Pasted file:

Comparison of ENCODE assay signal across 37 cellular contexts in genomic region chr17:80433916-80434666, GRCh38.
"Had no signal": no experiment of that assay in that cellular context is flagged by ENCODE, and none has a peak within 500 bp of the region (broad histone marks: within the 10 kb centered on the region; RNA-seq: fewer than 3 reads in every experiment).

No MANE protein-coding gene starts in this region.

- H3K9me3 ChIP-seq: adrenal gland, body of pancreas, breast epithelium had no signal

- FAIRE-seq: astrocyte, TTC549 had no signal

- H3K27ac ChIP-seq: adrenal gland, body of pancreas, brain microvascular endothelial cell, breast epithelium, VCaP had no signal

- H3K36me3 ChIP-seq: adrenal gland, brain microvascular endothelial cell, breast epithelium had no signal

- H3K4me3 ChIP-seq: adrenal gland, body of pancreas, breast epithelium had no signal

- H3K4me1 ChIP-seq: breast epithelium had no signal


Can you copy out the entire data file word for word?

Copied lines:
Comparison of ENCODE assay signal across 37 cellular contexts in genomic region chr17:80433916-80434666, GRCh38.
"Had no signal": no experiment of that assay in that cellular context is flagged by ENCODE, and none has a peak within 500 bp of the region (broad histone marks: within the 10 kb centered on the region; RNA-seq: fewer than 3 reads in every experiment).

No MANE protein-coding gene starts in this region.

- H3K9me3 ChIP-seq: adrenal gland, body of pancreas, breast epithelium had no signal

- FAIRE-seq: astrocyte, TTC549 had no signal

- H3K27ac ChIP-seq: adrenal gland, body of pancreas, brain microvascular endothelial cell, breast epithelium, VCaP had no signal

- H3K36me3 ChIP-seq: adrenal gland, brain microvascular endothelial cell, breast epithelium had no signal

- H3K4me3 ChIP-seq: adrenal gland, body of pancreas, breast epithelium had no signal

- H3K4me1 ChIP-seq: breast epithelium had no signal